Blood, pain and tweets in Tunisian revolt
After weeks of unrest in Tunisia, the President of twenty-three years has fled abroad. But can violence and chaos ever bring democratic change?
After 23 years in power, President Ben Ali has been forced out of Tunisia by a combination of fearless street demonstrations and the power of the internet.
Something snapped in Tunisia and caught the government unawares. It started as a series of street protests by the poorer classes hit by the economic downturn. Great bravery was shown in the face of police gunfire; some were so angry at conditions they burned themselves alive.
There was a rolling wave of riots, moving from one town to the next. The early slogans demanded jobs; but soon they were demanding a change of government.
The President sensed the mood and promised he'd go in 2014; but it was too late for that. The energy for change was like a bush fire sweeping across the plains: unstoppable.
Many believe the internet also played a crucial part in this revolution; indeed, some call it 'the first online uprising'. Bloggers, tweeters, Facebook users were all busy exchanging information, and getting news out to the world.
The Tunisian Internet Agency attempted to block Facebook and other sites reckoned hostile to the government. But it was too little too late.
Wikileaks, an organisation which controversially makes secret information public, has revealed many things the government would like to have kept hidden.
Nothing was more discussed online by the people of Tunisia than government corruption, creating the sense that the powerful only looked after their own, whilst ignoring their people's hardship.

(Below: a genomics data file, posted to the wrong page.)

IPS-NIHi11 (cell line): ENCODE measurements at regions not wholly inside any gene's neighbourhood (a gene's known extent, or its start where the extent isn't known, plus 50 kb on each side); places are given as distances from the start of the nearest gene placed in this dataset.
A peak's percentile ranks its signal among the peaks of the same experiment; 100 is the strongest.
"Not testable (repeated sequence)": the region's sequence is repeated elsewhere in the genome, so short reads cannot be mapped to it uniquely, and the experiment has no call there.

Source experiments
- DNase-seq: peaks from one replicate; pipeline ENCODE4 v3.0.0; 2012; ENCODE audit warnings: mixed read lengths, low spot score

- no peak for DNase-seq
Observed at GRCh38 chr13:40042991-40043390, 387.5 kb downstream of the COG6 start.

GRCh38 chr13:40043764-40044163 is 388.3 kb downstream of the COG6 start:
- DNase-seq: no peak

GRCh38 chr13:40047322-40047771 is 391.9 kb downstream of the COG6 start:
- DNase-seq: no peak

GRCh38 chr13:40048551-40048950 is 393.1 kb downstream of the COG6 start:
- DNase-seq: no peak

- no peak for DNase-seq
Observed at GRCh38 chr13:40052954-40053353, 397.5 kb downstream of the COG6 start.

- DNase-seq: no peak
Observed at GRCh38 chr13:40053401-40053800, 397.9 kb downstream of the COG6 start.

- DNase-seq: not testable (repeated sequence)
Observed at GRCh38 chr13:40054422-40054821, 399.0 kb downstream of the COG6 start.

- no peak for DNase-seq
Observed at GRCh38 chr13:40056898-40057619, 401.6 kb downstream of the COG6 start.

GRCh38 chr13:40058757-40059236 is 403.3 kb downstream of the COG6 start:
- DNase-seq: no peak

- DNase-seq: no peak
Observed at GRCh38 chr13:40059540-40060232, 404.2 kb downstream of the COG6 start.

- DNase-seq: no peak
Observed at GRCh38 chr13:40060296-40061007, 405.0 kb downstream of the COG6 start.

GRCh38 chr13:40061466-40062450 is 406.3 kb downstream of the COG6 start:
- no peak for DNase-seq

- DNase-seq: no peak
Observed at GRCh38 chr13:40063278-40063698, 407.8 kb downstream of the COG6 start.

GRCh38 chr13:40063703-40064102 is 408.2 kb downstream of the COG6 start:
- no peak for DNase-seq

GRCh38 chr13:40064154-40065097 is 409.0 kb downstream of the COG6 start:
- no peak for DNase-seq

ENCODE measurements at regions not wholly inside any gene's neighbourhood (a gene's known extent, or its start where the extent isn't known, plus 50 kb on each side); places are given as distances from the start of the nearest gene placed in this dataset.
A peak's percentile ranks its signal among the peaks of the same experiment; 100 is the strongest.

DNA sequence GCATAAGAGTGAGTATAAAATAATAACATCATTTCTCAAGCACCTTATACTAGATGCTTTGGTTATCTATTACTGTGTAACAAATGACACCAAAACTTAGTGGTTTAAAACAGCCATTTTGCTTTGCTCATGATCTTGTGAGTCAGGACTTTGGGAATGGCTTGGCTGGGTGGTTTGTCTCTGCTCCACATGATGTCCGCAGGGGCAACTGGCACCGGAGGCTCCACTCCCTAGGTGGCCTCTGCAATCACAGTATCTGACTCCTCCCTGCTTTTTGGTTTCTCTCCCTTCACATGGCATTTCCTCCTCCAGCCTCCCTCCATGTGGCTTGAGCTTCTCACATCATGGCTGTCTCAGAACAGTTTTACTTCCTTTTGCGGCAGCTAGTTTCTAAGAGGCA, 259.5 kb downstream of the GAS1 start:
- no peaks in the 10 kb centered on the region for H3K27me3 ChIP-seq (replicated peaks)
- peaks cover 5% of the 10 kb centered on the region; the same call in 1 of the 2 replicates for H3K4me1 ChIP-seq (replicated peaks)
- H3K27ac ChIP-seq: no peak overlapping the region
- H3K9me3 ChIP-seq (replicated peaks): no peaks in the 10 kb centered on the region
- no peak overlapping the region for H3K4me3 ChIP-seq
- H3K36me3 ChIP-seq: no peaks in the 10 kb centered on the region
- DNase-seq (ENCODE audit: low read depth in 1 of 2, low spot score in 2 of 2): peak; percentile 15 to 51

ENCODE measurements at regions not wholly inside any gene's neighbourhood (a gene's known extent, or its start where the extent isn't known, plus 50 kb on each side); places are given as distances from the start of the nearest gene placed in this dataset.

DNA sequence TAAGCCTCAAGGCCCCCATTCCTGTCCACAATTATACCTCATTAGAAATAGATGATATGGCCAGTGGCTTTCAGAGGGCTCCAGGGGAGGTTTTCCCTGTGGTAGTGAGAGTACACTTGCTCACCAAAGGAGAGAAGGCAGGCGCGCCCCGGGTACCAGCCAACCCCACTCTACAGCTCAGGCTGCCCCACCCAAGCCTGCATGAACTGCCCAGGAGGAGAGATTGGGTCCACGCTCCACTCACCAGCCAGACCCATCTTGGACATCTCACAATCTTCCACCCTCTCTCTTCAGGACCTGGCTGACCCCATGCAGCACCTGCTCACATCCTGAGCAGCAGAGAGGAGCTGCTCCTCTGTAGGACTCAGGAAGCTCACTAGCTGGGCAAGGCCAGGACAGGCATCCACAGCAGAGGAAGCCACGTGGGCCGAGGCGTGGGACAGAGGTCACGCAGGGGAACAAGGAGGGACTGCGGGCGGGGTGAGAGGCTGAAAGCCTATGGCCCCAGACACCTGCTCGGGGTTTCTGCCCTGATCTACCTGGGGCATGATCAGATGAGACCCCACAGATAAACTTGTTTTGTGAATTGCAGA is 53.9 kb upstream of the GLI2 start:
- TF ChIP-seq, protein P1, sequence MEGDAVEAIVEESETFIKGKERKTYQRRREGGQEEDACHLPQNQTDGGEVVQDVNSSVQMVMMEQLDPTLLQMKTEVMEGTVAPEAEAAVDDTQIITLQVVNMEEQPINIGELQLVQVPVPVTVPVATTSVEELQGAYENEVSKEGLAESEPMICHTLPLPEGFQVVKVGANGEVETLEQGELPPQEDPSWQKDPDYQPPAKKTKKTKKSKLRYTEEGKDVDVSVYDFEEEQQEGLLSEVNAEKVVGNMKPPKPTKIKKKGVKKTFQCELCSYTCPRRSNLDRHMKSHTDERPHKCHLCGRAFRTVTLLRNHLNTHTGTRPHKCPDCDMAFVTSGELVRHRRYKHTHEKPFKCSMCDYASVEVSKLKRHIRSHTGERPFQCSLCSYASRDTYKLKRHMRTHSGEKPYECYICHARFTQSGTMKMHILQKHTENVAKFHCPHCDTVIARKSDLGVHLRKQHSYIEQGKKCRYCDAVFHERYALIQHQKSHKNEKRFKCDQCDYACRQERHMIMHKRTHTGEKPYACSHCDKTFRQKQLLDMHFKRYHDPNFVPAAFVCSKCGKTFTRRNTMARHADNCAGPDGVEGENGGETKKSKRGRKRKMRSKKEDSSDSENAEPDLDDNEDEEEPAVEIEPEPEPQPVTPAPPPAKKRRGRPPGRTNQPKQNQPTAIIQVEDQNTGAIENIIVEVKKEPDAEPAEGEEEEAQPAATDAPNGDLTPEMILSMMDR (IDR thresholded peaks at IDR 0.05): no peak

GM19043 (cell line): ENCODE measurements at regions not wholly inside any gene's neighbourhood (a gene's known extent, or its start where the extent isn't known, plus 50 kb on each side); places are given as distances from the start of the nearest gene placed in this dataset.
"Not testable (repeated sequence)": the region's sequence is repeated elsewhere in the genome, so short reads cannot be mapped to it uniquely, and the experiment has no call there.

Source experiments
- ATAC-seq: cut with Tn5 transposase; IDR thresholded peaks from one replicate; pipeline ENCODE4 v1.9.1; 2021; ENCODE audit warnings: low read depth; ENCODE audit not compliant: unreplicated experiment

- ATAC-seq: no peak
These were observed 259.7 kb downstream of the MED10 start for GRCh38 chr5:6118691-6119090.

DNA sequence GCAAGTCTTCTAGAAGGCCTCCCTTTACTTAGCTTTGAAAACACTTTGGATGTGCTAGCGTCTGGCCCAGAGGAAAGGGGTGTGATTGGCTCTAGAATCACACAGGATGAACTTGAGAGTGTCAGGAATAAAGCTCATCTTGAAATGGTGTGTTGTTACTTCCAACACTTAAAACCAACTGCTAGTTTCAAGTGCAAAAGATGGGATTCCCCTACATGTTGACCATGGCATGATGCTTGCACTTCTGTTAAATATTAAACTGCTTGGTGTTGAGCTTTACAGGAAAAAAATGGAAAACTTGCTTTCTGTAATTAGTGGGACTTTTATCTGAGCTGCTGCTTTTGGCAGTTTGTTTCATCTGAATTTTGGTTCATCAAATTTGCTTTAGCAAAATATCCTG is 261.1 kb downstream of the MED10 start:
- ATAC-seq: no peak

It was information on the internet, for instance, that fuelled such bitter resentment over the business interests of the President's wife, Leila Ali and her family.
Lethargic leadership that doesn't take into account the feelings of the nation is always at risk.
A birth day?
The government mistook repression for stability, but now they are gone; and after a dramatic and fast-moving 4 weeks, it is for the Tunisians to shape their future.
This will not be easy. The autocrat President Ben Ali was a man who crushed all opposition; now wise opposition must quickly appear and respond to the people's demands.
A political vacuum is dangerous, however. Sometimes uprisings remove one tyrant only to replace them with another. The Russian revolution of 1917 overthrew autocratic monarchy for an even more autocratic communism.
The country's future is in the balance. Can violence give birth to democracy? Can political repression make way for freedom?
- Is democracy always a good thing? Are 100 stupid people in government necessarily better than one wise one?
- What would make you demonstrate on the streets? Do you believe in any cause that much?
- Imagine you are a Tunisian blogger. Do some research (the 'Become an expert' links should help,) and then describe what's happening on the streets - the police and the protests - as if you were there.
- Imagine you are the new leader in Tunisia. Write your first speech to the people. What do you want to say to them about the past, the present and the future?
Some People Say...
“Revolutions only make things worse; never better.”
What do you think?
Q & A
- So what is an autocrat?
- Someone who rules on their own, without reference to anyone else. So autocracy is the opposite of democracy; the rule of one as opposed to the rule of many.
- And if you didn't like the President?
- You either kept quiet or risked arrest. There were many political arrests in Tunisia. In the recent uprising, the blogger Hamadi Kaloutcha was taken from his home and hasn't been seen since.
- So who is in power now?
- The army are in control, but they are preferred to the police.
- But Tunisia is popular for holidays, isn't it?
- Yes, 1800 scared British tourists have just been flown home for their own safety. But maybe they weren't as scared as other North African autocracies like Egypt, Morocco and Algeria. Revolutionary ideas spread fast on the internet. Are they next?